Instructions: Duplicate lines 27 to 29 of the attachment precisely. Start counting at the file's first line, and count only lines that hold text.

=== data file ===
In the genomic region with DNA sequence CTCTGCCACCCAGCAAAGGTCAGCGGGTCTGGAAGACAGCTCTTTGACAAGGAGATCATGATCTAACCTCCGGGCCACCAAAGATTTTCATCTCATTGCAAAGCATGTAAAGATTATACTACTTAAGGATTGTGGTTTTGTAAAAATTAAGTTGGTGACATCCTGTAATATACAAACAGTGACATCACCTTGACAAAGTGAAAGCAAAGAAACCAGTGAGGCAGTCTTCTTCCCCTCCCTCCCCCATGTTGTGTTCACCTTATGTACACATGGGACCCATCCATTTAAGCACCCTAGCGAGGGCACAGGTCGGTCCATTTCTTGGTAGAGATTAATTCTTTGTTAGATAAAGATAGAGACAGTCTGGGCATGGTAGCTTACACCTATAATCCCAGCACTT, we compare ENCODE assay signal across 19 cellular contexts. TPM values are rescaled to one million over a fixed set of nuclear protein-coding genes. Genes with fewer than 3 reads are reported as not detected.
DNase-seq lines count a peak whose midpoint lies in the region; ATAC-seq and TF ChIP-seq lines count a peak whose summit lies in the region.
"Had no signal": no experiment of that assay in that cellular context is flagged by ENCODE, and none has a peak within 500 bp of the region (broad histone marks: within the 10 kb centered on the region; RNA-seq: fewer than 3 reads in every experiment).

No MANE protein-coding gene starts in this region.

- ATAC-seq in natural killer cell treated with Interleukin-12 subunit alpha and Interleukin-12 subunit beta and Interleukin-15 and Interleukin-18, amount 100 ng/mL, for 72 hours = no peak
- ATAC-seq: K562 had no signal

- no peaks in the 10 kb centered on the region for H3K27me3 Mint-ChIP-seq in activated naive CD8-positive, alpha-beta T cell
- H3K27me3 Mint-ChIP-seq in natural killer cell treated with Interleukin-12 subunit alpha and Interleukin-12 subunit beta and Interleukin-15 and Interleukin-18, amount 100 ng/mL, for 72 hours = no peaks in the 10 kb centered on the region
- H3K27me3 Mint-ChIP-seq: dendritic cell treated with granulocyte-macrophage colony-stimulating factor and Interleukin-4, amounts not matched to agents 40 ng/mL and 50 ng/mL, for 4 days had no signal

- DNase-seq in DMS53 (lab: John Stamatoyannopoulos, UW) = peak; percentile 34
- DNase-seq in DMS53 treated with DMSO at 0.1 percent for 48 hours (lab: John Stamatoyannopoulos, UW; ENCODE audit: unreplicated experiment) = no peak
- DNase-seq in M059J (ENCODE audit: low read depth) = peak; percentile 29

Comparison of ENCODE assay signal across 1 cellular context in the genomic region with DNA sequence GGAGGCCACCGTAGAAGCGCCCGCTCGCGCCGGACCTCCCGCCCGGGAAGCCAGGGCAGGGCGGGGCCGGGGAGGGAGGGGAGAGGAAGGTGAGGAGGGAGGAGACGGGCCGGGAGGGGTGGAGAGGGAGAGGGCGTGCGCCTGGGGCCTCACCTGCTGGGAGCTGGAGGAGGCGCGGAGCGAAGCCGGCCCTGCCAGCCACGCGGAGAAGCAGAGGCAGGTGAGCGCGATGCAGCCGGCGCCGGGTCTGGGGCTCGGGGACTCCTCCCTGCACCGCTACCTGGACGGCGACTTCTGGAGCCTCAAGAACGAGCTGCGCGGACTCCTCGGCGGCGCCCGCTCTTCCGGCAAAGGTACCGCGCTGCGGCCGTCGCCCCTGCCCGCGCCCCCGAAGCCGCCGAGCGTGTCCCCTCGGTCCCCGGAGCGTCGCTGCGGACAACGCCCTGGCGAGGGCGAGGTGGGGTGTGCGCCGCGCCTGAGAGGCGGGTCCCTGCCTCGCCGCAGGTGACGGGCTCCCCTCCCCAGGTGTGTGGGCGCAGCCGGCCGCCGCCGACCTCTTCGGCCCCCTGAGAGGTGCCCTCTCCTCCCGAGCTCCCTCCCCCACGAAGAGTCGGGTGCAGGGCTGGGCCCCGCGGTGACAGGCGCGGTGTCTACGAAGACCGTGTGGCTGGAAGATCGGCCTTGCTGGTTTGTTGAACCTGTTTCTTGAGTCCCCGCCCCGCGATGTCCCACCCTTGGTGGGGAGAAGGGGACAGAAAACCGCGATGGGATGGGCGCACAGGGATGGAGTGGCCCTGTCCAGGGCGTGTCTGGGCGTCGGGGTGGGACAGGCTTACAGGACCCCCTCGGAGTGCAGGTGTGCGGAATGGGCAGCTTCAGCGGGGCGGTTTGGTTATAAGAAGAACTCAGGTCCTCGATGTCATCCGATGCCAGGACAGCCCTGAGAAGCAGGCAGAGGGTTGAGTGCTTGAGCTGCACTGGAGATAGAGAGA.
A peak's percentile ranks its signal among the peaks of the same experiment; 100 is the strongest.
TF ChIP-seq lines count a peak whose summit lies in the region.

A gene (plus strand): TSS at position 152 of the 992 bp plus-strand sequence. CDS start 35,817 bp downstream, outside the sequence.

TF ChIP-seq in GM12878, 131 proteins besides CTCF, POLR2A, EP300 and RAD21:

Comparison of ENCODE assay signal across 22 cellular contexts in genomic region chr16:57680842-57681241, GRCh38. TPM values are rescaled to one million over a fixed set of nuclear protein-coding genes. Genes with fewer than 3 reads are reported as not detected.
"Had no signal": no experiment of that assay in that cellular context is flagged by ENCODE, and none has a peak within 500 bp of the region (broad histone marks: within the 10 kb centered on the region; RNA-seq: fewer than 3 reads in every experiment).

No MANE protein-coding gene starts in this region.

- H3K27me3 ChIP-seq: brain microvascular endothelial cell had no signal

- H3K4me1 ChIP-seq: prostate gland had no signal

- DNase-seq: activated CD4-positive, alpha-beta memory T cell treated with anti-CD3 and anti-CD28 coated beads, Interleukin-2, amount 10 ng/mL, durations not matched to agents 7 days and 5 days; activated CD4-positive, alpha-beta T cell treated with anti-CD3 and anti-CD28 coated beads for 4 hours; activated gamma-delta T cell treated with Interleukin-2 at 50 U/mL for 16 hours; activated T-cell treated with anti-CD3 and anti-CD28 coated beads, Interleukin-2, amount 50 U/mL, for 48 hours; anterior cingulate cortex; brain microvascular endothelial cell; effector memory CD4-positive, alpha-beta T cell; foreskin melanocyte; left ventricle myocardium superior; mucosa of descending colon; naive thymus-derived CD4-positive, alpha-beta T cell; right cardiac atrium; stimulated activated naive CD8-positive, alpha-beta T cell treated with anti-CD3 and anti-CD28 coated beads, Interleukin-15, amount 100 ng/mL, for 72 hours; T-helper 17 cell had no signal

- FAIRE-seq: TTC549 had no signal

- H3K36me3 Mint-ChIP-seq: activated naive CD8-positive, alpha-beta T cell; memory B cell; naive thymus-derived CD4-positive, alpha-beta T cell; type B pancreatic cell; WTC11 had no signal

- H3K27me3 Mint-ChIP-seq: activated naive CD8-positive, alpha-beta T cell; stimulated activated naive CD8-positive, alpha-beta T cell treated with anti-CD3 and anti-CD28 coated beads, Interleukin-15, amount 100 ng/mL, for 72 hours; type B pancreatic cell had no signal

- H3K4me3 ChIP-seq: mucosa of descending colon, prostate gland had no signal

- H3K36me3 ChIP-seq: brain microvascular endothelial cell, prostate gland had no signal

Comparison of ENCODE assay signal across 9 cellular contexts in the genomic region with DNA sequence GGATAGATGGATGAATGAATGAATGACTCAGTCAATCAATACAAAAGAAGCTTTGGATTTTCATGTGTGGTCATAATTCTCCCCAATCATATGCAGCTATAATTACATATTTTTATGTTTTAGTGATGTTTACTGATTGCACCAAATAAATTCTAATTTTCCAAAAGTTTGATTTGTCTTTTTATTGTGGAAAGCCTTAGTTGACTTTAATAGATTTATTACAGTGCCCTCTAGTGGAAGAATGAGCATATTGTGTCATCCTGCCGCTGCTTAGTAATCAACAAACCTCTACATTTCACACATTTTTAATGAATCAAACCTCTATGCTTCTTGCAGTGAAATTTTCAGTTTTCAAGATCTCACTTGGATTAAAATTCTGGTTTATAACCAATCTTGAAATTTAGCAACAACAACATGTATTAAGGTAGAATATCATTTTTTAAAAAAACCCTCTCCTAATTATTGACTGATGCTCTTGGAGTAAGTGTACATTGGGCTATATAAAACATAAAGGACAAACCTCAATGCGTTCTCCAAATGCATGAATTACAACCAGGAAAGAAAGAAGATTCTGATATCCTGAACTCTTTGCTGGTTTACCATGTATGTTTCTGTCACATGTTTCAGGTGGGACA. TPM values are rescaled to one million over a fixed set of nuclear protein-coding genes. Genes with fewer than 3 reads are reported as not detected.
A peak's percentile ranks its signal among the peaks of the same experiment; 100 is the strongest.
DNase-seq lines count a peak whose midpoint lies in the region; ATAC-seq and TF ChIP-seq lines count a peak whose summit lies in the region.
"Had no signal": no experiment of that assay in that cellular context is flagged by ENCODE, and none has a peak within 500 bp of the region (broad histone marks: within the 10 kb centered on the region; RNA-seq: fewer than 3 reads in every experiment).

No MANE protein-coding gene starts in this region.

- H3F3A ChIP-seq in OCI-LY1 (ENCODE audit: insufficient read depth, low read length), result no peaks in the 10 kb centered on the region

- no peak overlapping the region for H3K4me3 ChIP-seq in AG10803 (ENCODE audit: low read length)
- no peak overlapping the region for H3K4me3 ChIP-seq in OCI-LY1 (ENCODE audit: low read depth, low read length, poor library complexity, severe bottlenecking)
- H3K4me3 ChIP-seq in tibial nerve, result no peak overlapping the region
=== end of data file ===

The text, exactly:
- H3K4me3 ChIP-seq: mucosa of descending colon, prostate gland had no signal

- H3K36me3 ChIP-seq: brain microvascular endothelial cell, prostate gland had no signal

Comparison of ENCODE assay signal across 9 cellular contexts in the genomic region with DNA sequence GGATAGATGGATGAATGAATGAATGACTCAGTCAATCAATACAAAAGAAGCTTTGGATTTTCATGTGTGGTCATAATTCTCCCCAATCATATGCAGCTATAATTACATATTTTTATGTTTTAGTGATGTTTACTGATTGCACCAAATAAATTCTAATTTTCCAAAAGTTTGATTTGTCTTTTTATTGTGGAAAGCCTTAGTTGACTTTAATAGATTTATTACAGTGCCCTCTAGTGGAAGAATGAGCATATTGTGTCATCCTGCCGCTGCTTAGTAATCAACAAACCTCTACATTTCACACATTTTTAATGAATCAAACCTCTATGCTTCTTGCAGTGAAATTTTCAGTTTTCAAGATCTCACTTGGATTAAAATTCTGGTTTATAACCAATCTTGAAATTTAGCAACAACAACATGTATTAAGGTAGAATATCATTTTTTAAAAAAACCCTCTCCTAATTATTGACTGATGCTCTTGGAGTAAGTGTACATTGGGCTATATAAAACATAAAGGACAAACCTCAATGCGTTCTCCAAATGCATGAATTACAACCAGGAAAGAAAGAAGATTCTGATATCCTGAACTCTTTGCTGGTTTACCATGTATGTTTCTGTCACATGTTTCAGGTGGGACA. TPM values are rescaled to one million over a fixed set of nuclear protein-coding genes. Genes with fewer than 3 reads are reported as not detected.